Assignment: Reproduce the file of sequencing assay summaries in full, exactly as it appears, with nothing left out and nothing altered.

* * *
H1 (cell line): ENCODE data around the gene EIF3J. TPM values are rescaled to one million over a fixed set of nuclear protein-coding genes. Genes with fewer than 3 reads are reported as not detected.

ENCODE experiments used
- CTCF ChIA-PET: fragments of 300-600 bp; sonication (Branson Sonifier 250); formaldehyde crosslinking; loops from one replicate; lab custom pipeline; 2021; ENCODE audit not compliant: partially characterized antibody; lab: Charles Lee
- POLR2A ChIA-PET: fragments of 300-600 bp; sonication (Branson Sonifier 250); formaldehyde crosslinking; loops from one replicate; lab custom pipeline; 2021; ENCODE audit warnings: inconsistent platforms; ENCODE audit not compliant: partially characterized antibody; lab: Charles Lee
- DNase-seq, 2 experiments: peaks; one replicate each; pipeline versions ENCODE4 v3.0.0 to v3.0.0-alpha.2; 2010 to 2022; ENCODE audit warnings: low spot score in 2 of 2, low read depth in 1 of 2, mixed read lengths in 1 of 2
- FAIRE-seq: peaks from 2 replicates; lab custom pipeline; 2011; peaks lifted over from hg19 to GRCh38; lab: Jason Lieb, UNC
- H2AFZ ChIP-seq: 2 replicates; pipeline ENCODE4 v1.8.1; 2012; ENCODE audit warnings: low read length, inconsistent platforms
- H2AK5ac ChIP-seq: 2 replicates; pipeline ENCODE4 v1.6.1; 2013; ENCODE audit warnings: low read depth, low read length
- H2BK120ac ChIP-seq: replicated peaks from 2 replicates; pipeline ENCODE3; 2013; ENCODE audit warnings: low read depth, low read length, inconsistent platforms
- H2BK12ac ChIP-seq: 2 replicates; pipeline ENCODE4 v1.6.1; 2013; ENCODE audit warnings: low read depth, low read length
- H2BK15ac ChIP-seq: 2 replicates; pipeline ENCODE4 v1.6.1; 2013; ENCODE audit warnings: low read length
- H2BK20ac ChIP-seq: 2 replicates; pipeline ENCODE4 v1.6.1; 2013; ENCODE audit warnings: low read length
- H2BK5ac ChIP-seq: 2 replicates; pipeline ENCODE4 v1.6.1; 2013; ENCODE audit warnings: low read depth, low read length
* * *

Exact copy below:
H1 (cell line): ENCODE data around the gene EIF3J. TPM values are rescaled to one million over a fixed set of nuclear protein-coding genes. Genes with fewer than 3 reads are reported as not detected.

ENCODE experiments used
- CTCF ChIA-PET: fragments of 300-600 bp; sonication (Branson Sonifier 250); formaldehyde crosslinking; loops from one replicate; lab custom pipeline; 2021; ENCODE audit not compliant: partially characterized antibody; lab: Charles Lee
- POLR2A ChIA-PET: fragments of 300-600 bp; sonication (Branson Sonifier 250); formaldehyde crosslinking; loops from one replicate; lab custom pipeline; 2021; ENCODE audit warnings: inconsistent platforms; ENCODE audit not compliant: partially characterized antibody; lab: Charles Lee
- DNase-seq, 2 experiments: peaks; one replicate each; pipeline versions ENCODE4 v3.0.0 to v3.0.0-alpha.2; 2010 to 2022; ENCODE audit warnings: low spot score in 2 of 2, low read depth in 1 of 2, mixed read lengths in 1 of 2
- FAIRE-seq: peaks from 2 replicates; lab custom pipeline; 2011; peaks lifted over from hg19 to GRCh38; lab: Jason Lieb, UNC
- H2AFZ ChIP-seq: 2 replicates; pipeline ENCODE4 v1.8.1; 2012; ENCODE audit warnings: low read length, inconsistent platforms
- H2AK5ac ChIP-seq: 2 replicates; pipeline ENCODE4 v1.6.1; 2013; ENCODE audit warnings: low read depth, low read length
- H2BK120ac ChIP-seq: replicated peaks from 2 replicates; pipeline ENCODE3; 2013; ENCODE audit warnings: low read depth, low read length, inconsistent platforms
- H2BK12ac ChIP-seq: 2 replicates; pipeline ENCODE4 v1.6.1; 2013; ENCODE audit warnings: low read depth, low read length
- H2BK15ac ChIP-seq: 2 replicates; pipeline ENCODE4 v1.6.1; 2013; ENCODE audit warnings: low read length
- H2BK20ac ChIP-seq: 2 replicates; pipeline ENCODE4 v1.6.1; 2013; ENCODE audit warnings: low read length
- H2BK5ac ChIP-seq: 2 replicates; pipeline ENCODE4 v1.6.1; 2013; ENCODE audit warnings: low read depth, low read length